Seamstress in the making..

Gem (my 8 year old) made her first skirt! I call it the awesome skirt, can you see why? :)
This girls is a big maker (gosh, where did she get that from?) and constantly has something on the go, usually a little wool felt stitchery project of her own design. But she hasn't made herself any clothing before.

We drafted a pattern together based on the Crafty Mamas hoody skirt. She chose to have a stretchy knit skirt rather than a woven (like Mum wears). So, we started with a white Stella base.

She did most of the sewing on the machine herself, with my guidance. Except the waistband, that's the tricky part, so I did that for her. The waistband is also made of Stella, so it's one of those gorgeously comfortable skirts - no elastic.

Next, she had her first experience with dyes. After some discussion and planning, I showed her how to mark and tie the skirt, then apply the colours to get the effect she wanted. She was amazed to see the colours run into each other and mix, creating new colours. I don't think she understood much of the dye process before, you need to actually do it and see it in action.

After curing overnight (what a painful wait for a young lady!) we cut the ties and rinsed. Then the awesomeness of the colours and patterns was revealed. The look on her face when she realised what she had created was priceless.

Here is another recent project she came up with as a surprise for me. It's the best little pincushion I've ever used! She embroidered "Ma" at the top and used a polymer clay button I made ages ago.

There is only one downside to all this. I think I'm going to have to hide my fabric stash :)

Completed projects this week

Not one but two projects completed for me this week, this is almost unheard of!

First up, the Primrose dress for my 4 year old princess. I knit this in 8ply superwash and hand dyed it just for this project. 

A little lace detail on the hem. 

And some ladybird buttons to finish off with. There is lace detail on the shoulders and sleeve trim too.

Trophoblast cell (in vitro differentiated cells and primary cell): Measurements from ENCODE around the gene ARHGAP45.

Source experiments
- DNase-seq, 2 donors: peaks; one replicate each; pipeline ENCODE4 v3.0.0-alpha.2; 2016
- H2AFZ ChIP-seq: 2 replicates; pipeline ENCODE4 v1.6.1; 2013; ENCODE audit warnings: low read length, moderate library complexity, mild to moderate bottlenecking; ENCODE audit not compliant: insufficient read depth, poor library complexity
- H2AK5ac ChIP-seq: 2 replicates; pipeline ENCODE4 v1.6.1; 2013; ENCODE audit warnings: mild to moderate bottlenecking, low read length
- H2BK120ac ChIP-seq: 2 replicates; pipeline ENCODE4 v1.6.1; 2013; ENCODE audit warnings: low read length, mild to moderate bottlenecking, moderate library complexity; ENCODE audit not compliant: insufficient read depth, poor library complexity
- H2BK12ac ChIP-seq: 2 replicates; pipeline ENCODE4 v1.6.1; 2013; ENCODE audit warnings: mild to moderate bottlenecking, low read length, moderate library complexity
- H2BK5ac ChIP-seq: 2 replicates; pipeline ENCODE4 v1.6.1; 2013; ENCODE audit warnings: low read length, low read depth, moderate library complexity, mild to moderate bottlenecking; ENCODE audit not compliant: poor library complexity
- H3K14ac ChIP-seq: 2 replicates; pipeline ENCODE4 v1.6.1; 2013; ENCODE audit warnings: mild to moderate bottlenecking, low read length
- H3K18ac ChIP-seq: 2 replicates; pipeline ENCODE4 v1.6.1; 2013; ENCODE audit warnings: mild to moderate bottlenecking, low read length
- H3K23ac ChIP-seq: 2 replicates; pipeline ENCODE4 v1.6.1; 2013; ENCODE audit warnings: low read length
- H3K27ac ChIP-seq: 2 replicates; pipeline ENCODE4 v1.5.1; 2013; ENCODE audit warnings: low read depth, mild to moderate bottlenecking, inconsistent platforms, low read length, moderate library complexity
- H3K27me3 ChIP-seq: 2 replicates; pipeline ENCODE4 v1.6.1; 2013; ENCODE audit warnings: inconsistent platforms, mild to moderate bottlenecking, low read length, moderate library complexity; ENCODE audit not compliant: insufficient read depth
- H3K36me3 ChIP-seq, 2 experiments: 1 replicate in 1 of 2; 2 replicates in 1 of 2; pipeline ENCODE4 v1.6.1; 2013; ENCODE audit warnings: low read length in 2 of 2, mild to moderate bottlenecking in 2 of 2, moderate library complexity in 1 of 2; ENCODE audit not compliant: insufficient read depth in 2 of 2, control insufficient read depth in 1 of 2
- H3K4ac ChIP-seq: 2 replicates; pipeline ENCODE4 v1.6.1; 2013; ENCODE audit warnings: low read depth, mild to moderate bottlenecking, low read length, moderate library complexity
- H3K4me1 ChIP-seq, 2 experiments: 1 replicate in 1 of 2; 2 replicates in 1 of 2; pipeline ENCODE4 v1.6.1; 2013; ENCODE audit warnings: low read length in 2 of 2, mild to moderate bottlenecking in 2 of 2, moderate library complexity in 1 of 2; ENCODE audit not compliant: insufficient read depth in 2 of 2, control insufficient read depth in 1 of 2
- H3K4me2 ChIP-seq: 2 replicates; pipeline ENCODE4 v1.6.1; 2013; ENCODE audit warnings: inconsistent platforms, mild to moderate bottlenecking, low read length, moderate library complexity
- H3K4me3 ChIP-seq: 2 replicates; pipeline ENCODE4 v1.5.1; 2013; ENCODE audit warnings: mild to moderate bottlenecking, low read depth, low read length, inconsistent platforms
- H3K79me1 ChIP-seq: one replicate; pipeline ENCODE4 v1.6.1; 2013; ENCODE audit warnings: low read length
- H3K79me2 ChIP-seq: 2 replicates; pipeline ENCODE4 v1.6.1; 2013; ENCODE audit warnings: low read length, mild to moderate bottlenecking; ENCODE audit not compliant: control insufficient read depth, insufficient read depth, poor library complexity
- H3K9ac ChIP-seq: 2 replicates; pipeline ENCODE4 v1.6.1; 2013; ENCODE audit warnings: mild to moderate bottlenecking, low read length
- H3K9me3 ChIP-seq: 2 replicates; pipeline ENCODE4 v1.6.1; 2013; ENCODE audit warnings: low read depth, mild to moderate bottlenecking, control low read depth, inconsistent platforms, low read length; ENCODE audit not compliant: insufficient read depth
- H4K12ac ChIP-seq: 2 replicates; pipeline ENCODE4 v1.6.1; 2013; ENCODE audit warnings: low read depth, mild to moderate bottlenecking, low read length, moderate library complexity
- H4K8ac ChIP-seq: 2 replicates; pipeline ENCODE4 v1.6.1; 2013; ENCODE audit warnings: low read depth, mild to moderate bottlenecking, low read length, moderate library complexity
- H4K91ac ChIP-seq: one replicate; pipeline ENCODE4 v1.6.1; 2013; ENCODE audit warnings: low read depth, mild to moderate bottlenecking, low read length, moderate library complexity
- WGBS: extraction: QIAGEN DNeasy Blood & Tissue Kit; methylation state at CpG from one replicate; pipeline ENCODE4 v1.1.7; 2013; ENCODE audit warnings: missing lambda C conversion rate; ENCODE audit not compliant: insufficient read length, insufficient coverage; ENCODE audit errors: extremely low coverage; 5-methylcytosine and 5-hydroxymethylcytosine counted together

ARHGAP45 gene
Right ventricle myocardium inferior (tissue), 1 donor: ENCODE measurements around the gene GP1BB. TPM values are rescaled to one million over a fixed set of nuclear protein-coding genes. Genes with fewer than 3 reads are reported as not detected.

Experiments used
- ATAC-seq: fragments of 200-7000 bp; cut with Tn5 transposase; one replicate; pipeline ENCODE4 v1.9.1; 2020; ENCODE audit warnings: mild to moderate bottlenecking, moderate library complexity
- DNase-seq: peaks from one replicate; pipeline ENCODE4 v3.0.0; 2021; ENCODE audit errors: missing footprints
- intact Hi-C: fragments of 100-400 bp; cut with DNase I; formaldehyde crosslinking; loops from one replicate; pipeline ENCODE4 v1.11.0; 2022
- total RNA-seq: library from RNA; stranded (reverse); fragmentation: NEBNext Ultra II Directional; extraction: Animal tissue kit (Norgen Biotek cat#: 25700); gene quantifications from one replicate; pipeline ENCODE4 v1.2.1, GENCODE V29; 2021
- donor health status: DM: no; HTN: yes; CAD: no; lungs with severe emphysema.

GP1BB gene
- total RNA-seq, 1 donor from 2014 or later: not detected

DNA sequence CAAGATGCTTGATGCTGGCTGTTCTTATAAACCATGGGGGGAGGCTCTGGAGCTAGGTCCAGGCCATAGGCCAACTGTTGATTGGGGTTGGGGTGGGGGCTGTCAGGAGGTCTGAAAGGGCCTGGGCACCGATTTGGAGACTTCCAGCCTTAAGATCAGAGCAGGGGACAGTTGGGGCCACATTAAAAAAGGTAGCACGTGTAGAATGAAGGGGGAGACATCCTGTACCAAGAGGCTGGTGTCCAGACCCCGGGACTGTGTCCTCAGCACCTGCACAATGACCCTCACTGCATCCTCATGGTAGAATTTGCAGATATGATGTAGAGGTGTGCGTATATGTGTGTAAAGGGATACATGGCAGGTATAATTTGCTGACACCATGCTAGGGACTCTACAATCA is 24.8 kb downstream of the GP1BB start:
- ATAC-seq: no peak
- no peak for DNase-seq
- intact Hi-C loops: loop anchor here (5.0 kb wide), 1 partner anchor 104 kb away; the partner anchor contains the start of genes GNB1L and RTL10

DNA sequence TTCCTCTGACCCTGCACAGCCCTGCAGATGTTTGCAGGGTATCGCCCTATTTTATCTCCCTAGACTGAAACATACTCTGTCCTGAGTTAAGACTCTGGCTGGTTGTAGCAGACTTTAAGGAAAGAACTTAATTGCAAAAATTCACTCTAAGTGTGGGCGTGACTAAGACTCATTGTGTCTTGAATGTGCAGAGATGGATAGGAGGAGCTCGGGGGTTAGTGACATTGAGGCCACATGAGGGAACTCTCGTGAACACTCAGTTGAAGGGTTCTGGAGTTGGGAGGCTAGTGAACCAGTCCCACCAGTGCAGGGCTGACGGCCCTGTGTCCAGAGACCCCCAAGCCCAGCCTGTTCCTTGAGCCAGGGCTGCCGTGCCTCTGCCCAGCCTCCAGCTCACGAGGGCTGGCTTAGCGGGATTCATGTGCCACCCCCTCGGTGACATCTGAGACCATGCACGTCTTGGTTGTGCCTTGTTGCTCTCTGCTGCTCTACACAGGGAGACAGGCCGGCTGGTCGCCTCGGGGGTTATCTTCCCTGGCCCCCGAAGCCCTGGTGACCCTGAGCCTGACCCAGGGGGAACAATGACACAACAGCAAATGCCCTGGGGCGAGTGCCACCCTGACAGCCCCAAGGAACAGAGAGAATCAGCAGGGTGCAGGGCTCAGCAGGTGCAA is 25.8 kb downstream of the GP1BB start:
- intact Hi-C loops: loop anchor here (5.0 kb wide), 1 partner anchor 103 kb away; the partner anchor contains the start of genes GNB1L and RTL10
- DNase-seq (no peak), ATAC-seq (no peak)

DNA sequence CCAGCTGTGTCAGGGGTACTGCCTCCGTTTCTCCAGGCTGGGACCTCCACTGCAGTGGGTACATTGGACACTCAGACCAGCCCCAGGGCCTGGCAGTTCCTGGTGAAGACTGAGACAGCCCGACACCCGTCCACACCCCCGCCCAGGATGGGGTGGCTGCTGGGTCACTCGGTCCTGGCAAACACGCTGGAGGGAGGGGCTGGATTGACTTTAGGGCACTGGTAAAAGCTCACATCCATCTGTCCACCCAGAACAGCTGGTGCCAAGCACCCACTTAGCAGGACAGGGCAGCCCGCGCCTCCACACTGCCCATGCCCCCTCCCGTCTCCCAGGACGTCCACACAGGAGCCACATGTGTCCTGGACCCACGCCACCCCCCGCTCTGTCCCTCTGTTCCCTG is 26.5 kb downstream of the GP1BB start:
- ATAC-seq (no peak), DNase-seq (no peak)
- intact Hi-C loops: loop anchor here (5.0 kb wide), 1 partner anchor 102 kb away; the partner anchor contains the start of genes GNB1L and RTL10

I was really thrilled with this pattern - it was simple and easy to knit, the sizing is accurate and it was all explained so well that I didn't feel like tearing my hair out like I normally would with a knitting project! The pattern in by New Zealander, Julia Stanfield.

Next up, some tea towels off the loom. I wove these with 4ply Bendigo Woollen Mills cotton.

I'm pretty happy with how they turned out, despite the wonky edges! I learned that weaving with 4ply is more challenging than 8ply.

It seems that as I grow more confident as a weaver and knitter I also increase in speed, which is a wonderful thing, it means I can turn out more beautiful things for my family!

Linking up with Ginny's Yarn Along :)

Customer's beautiful work.

I do so love to see what you all do with my hand dyed yarn!

Zofia, who is a very talented and prolific knitter used some of my rainbow cotton to knit up this gorgeous little piece for her daughter. I think she chose the perfect pattern to showcase the yarn, doesn't it look stunning?!
If you're interested in the pattern, it is Shannon Passmore's Poolside.

In case you hadn't noticed, I have a new blog address! 

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The joy of learning!

Learning is fun! And if learning isn't fun for you or your children, then it should be! Think back to your school days (I know, it hurts!) Think of what you most enjoyed learning. Then think of what you least enjoyed learning. When I do this I come up with: favourite - Art. Least favourite- Mathematics.

When I think of Maths at school I think of monotone men in dorky shirts and ties. I think of a class I could easily sleep through if allowed. I think of how little attention I payed. It was mind numbingly boring and I understood very little of it.

Move over to Art. I think of a teacher who was a bit of an outsider and a little unstable. Who sometimes did "art theory" with us when the inspiration overtook or when he felt guilty - about once a year. And the rest of the time? He was, well, not there for most of the class. This was the great part! I could grab a camera and go take photos for 2 hours. Or I could spend that time in the dark room, which I frequently did. Sometime I stayed at the long table and worked on drawing murals with other students. Sometimes I painted.

Can you see the difference? One was formal instruction in a completely non passionate format. The other was free reign, and ultimately, bliss for a creative person.

So what is it I'm saying? Children, young adults, and adults alike need time to figure stuff out for themselves. They need time to follow passions and interests, even if they don't seem to lead anywhere. And if someone is not learning effectively, then the format may need to change.